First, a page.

Storrey was arrested for aggravated assault when he was believed to have attacked three Americans in their car. There was significant evidence from the victims' testimonies pointing to him. The arresting police officer was fairly sure that Storrey was the guilty party, but not completely certain. Storrey was detained for 18 hours so that the victims could come back from Detroit and identify him. A trial judge ruled at a voir dire that Storrey's right against arbitrary detention was violated pursuant to s.450(2) of the Code (now s.495(2)), but this was overturned at appeal.


  1. Did police have reasonable and probable grounds to arrest?


Appeal dismissed.


The trial judge improperly classified the crime as falling under s.495(2), however it actually falls under s.495(1)(a) and was therefore made on reasonable grounds.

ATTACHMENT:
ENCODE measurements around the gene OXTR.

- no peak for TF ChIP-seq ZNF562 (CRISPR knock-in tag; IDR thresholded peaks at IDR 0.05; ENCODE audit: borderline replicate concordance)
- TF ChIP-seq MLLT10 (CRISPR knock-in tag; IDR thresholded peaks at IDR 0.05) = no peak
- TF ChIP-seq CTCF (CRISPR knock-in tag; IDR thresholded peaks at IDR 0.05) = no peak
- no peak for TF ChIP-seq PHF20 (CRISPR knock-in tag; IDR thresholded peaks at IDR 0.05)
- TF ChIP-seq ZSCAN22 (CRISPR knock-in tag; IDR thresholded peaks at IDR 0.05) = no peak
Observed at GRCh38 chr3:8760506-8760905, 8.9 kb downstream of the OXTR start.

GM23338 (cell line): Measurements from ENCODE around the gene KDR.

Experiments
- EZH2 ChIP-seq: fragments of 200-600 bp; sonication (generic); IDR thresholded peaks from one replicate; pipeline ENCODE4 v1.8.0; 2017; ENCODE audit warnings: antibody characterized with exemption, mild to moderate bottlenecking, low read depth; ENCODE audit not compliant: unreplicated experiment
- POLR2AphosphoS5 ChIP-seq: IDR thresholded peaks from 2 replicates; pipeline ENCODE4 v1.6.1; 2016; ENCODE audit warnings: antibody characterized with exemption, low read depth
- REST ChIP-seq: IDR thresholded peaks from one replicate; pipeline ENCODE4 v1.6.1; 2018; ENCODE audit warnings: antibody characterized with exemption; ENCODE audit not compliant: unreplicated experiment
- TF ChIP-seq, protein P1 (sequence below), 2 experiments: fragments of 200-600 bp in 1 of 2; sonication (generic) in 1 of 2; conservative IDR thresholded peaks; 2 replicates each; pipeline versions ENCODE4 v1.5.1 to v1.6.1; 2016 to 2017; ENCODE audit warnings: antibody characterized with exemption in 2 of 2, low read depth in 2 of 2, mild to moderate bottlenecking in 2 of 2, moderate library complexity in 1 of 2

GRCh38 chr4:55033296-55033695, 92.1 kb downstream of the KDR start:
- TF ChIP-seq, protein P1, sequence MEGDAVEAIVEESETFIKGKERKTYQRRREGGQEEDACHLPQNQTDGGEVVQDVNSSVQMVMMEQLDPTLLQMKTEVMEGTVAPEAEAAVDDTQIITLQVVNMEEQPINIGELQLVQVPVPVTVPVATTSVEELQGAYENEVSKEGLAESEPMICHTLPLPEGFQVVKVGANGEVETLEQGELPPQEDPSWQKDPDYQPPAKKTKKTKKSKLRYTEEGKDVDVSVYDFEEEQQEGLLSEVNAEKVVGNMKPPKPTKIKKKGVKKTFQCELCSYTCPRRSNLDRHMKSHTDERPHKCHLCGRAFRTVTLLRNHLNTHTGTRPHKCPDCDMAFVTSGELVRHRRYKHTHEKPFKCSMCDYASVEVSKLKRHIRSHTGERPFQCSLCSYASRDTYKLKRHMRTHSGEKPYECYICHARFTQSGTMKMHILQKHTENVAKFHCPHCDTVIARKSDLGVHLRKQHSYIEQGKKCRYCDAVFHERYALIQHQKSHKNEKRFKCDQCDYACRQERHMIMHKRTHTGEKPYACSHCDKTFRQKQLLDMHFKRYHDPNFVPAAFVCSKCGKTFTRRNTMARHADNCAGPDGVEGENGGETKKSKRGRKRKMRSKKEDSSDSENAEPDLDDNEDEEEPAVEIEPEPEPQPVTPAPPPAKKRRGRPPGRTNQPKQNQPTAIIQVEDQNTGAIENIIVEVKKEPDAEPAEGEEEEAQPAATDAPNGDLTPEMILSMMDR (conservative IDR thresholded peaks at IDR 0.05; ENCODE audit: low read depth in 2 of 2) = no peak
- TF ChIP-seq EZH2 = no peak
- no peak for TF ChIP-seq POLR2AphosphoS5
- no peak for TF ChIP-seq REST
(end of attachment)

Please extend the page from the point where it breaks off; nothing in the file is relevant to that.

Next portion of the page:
The court decides that the arrest satisfied both of these stipulations, and therefore that it was reasonable. Storrey also tried to claim that the detention was arbitrary because he was detained for so long. However, the relevant case law ruled against this, and s.503 allows 24 hours before bring brought before a justice of the peace and Storrey was only detained for 18 hours.


In order for an arrest to be reasonable and not arbitrary:

officer must have reasonable and probable grounds for arresting and;

Can hold persons if required for further investigation but not the primary cause of arrest!